11 For spelling mistakes – on a separate sheet write the correct word in large joined up handwriting. Get the child to write over the top. They should say the word as they write it. This is multi-sensory ie it uses more senses speaking, listening, watching and (writing action)

12 Write the first few words of a sentence and let them complete it. Could be a game.

13 Ensure the child always succeeds. This may mean writing a word they ask you for on another piece of paper. It may mean gently prompting the child if they read something wrong in their writing.

14 Never criticise as this can put children off.  For example, do not criticise their handwriting when they have laboured over a piece of work. They can’t get everything right at once.

15 There are free software programs on the internet but one good investment is a voice recognition program. When the child has practised and trained the software to recognise their voice they can speak to the computer and see their words come on to the screen by magic! This is not a cop out or opt out. Don’t let anyone tell you it is!!

16 Praise, praise, praise everything they do.

17 If they never complete work in school so never get to see their work put up on the wall, ask the teacher if they can type up a piece of work and have it displayed so the other children can admire their thoughts and imagination. This is wonderful for raising self-esteem.

18 Encourage family members to write letters and emails to the child. Get the child to respond. Explain all the above to the grandparents or aunties ie there must be no criticism and no over correcting. They could choose one spelling to mention when they write back. Only you can do 3 corrections!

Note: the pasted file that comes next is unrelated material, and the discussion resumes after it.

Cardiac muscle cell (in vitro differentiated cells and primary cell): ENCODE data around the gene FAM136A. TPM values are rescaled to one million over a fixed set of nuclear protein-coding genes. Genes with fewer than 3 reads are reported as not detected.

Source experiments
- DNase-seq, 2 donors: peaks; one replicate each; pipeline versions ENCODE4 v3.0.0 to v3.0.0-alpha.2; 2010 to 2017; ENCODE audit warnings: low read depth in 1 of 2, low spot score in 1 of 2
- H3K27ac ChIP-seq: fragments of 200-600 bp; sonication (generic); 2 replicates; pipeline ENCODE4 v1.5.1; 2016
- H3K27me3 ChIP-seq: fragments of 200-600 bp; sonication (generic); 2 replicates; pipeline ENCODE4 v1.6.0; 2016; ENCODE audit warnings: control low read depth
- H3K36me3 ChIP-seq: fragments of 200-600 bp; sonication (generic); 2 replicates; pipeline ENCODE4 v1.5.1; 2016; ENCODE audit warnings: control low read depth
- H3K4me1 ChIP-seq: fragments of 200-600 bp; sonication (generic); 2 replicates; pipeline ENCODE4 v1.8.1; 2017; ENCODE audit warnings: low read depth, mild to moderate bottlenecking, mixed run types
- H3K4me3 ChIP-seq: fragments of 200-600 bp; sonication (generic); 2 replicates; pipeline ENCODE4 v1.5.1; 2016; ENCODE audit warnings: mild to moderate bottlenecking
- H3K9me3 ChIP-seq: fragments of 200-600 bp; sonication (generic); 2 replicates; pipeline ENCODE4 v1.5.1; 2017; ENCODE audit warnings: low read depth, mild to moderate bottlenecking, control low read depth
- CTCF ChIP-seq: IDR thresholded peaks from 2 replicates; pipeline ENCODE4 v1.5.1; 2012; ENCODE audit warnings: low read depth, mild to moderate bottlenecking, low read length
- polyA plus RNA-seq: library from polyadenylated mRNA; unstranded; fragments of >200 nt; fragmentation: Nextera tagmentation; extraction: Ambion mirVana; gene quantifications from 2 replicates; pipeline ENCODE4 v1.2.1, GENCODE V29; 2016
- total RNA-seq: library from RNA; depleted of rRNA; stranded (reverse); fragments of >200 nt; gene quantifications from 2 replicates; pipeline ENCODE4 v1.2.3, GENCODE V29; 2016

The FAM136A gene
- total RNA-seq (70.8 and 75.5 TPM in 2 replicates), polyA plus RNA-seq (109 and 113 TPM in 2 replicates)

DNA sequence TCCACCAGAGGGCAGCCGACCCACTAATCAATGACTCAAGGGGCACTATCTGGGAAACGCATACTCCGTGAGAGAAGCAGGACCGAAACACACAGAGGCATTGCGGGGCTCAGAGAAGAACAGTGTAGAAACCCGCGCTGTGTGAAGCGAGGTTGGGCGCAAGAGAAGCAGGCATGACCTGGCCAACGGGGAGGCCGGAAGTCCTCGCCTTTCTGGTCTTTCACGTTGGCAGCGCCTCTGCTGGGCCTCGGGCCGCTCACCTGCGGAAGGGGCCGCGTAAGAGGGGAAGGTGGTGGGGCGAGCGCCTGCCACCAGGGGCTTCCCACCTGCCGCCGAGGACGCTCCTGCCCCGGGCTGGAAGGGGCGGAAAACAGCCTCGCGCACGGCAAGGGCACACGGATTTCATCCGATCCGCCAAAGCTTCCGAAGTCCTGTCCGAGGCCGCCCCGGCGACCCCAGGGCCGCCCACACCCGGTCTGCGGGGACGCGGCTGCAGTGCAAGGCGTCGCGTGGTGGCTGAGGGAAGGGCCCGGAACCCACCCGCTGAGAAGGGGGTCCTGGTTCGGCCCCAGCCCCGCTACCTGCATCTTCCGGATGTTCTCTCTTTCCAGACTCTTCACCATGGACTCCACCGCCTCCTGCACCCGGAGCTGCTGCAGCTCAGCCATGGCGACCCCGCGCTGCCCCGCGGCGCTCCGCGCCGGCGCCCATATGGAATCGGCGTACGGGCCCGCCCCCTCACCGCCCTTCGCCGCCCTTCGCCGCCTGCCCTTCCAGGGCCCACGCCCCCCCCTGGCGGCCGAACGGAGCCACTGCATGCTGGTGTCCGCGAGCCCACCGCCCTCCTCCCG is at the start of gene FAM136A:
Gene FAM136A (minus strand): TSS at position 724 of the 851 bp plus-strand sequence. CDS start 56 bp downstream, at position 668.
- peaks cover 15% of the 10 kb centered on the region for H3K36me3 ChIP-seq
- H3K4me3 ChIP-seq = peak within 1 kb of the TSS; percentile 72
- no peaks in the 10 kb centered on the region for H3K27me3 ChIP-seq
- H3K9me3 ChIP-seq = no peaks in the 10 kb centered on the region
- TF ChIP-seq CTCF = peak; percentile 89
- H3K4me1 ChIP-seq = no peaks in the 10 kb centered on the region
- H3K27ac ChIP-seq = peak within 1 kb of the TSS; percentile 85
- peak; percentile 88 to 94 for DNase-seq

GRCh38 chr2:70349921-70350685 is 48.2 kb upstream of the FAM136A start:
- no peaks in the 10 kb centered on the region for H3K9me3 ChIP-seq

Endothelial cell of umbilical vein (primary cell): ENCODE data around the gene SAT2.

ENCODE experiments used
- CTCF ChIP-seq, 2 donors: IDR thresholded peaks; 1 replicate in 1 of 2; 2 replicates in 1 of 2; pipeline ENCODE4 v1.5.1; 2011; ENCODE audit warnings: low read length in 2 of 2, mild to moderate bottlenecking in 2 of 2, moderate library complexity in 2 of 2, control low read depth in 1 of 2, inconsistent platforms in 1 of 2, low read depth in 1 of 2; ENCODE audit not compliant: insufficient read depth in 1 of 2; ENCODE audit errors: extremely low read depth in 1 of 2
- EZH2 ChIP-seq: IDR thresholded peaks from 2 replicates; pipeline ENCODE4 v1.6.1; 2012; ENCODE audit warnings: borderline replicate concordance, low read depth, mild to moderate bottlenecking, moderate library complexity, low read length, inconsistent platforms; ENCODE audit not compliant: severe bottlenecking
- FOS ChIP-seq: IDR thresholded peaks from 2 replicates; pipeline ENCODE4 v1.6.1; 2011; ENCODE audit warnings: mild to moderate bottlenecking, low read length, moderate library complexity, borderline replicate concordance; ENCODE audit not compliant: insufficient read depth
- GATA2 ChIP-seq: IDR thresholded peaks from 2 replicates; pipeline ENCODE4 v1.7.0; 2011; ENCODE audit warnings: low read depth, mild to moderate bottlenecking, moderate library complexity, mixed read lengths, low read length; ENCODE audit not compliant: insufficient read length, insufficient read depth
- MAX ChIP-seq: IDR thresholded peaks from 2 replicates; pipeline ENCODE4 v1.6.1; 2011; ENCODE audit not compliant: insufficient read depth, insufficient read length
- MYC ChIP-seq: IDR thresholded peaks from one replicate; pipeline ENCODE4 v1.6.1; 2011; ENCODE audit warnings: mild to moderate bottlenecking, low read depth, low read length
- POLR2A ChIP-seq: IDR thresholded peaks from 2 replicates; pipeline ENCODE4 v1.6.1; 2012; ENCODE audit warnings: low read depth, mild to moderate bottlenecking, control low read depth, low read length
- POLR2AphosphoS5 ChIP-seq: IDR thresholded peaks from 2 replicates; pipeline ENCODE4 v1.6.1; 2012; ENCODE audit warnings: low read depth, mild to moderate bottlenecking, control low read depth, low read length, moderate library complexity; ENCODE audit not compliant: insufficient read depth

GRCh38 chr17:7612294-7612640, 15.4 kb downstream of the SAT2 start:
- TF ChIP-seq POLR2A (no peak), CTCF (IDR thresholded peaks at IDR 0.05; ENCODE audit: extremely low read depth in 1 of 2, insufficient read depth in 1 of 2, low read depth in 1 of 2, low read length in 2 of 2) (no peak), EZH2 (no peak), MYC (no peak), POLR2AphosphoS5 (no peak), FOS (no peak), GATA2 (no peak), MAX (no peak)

19 Never learn/teach one word when there are others of the same pattern. For example, there are several words with the ‘ay’ pattern. If they spell today/todai show them play, way, stay, clay, may. Then make a funny sentence with all the words eg We will stay and may play with the clay all day.

20 Use 3D plastic letters on the fridge to demonstrate spellings. Leave them there for a couple of days.  Keep shuffling the letters and get them to put them back in the correct sequence.

21 Only deal with one pattern at a time. One a day helps the spelling to stay!

22 Encourage writing with coloured pens, art brushes, chalk and in sand. Make it fun.

23 Get the child to paint a picture and then write a description – even two or three words will do.

24 Children should always draw a picture of something they have written about.

25 Make writing fun. Make it get results. Let them show their work to admiring grandparents.

26 Buy the child a diary and get them to write in it what they are going to do (eg in the holidays) or, in the evening, they could write down what they have done each day.

27 Buy the child an address book where they can write friends’ names and addresses. This is establishing a good habit.

28 Let the children write in different coloured pens – each word a different colour.

29 Make a treasure hunt together with clues hidden over the house. They can write the clues.

30 Let them see you writing. Be a role model. Read out the letter (or email) you have written to their grandmother. Let them add a post script. If you are a writer, your child will be too.